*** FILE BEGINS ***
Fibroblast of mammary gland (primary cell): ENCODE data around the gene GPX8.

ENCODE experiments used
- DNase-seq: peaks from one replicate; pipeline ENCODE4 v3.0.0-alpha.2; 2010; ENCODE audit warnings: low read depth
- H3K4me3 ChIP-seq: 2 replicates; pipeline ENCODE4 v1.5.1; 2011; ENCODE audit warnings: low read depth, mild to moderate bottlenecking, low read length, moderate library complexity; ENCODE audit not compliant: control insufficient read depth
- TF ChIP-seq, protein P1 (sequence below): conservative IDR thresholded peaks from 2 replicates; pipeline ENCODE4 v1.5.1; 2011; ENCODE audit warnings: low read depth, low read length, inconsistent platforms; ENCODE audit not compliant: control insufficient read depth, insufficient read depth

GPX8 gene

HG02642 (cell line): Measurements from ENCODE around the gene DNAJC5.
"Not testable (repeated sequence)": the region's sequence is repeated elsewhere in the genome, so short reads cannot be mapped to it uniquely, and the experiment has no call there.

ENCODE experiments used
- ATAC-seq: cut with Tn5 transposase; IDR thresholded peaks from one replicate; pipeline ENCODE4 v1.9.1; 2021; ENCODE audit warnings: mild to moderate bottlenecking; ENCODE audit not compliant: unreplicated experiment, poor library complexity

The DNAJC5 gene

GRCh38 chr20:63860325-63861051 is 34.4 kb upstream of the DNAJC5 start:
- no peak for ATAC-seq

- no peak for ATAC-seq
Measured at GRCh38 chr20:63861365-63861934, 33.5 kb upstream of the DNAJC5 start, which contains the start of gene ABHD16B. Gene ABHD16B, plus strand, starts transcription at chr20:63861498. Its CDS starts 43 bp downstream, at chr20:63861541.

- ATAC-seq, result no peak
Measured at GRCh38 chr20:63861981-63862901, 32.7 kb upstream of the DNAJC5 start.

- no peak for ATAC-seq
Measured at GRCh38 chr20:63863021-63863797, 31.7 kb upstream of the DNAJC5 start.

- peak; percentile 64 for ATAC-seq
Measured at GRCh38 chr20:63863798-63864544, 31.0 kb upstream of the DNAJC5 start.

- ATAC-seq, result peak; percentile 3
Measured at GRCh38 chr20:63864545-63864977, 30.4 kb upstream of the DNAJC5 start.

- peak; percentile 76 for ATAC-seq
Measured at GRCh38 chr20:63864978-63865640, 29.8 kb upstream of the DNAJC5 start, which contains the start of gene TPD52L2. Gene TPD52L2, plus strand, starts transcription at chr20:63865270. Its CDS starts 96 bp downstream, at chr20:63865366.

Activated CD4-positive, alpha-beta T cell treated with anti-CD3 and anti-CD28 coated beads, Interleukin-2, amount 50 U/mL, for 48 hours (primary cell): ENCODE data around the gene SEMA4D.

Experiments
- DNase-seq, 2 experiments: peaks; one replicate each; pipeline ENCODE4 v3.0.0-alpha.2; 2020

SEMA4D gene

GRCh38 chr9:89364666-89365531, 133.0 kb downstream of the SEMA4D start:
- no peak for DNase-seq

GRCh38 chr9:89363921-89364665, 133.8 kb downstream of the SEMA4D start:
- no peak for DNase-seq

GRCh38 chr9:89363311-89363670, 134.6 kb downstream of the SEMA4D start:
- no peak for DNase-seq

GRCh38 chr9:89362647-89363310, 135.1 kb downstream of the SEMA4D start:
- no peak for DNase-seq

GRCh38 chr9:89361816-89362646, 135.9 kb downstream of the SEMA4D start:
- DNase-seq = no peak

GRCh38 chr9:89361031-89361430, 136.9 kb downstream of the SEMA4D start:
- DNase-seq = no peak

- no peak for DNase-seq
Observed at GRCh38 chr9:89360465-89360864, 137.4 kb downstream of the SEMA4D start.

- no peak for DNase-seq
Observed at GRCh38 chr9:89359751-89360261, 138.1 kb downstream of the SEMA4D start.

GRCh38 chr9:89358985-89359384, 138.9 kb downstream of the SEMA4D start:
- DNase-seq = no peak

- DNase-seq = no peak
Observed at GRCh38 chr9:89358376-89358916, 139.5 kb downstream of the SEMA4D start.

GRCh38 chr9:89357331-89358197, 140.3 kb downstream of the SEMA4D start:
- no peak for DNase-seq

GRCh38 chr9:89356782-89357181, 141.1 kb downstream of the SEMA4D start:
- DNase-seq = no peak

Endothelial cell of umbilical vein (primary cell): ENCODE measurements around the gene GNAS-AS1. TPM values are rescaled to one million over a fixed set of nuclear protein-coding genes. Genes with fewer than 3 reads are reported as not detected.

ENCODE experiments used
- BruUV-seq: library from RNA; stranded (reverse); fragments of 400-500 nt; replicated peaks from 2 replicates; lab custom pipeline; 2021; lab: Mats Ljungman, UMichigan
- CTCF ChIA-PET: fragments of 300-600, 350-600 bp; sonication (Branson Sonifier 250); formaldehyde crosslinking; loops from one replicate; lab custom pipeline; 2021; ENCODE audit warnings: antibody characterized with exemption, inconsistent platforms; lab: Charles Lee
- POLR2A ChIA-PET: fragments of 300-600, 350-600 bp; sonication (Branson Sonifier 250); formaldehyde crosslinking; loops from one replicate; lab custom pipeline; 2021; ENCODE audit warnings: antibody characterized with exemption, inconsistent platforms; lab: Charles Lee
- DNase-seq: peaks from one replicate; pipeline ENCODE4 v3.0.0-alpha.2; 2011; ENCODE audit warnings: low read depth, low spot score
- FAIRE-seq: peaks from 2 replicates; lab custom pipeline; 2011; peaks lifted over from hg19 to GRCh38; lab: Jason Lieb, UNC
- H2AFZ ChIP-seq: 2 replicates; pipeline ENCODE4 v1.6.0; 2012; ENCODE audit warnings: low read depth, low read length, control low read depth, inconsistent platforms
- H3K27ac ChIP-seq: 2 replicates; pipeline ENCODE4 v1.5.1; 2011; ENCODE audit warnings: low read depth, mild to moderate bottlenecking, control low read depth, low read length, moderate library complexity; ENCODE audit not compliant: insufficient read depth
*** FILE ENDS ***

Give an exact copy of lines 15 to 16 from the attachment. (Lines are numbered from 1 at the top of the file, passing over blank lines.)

Measured at GRCh38 chr20:63861365-63861934, 33.5 kb upstream of the DNAJC5 start, which contains the start of gene ABHD16B. Gene ABHD16B, plus strand, starts transcription at chr20:63861498. Its CDS starts 43 bp downstream, at chr20:63861541.

- ATAC-seq, result no peak